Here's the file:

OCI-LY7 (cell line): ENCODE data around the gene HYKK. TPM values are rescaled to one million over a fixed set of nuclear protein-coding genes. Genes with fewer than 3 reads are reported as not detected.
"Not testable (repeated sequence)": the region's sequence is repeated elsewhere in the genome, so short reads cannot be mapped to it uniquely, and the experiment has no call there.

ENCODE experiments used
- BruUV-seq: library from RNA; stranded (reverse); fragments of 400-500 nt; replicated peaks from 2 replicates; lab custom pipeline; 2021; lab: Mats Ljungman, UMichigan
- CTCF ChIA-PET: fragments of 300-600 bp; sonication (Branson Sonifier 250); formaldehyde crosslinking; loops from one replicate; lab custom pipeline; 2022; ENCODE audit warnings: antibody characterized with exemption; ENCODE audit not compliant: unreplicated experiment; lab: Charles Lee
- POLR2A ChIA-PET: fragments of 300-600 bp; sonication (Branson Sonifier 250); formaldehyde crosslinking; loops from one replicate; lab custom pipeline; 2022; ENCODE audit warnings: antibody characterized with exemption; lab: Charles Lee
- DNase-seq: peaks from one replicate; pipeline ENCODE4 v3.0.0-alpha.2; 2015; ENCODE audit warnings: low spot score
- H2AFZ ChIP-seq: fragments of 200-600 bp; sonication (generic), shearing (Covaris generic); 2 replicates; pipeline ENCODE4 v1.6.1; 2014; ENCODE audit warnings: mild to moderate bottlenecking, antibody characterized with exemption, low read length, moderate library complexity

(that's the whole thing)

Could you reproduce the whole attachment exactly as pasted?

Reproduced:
OCI-LY7 (cell line): ENCODE data around the gene HYKK. TPM values are rescaled to one million over a fixed set of nuclear protein-coding genes. Genes with fewer than 3 reads are reported as not detected.
"Not testable (repeated sequence)": the region's sequence is repeated elsewhere in the genome, so short reads cannot be mapped to it uniquely, and the experiment has no call there.

ENCODE experiments used
- BruUV-seq: library from RNA; stranded (reverse); fragments of 400-500 nt; replicated peaks from 2 replicates; lab custom pipeline; 2021; lab: Mats Ljungman, UMichigan
- CTCF ChIA-PET: fragments of 300-600 bp; sonication (Branson Sonifier 250); formaldehyde crosslinking; loops from one replicate; lab custom pipeline; 2022; ENCODE audit warnings: antibody characterized with exemption; ENCODE audit not compliant: unreplicated experiment; lab: Charles Lee
- POLR2A ChIA-PET: fragments of 300-600 bp; sonication (Branson Sonifier 250); formaldehyde crosslinking; loops from one replicate; lab custom pipeline; 2022; ENCODE audit warnings: antibody characterized with exemption; lab: Charles Lee
- DNase-seq: peaks from one replicate; pipeline ENCODE4 v3.0.0-alpha.2; 2015; ENCODE audit warnings: low spot score
- H2AFZ ChIP-seq: fragments of 200-600 bp; sonication (generic), shearing (Covaris generic); 2 replicates; pipeline ENCODE4 v1.6.1; 2014; ENCODE audit warnings: mild to moderate bottlenecking, antibody characterized with exemption, low read length, moderate library complexity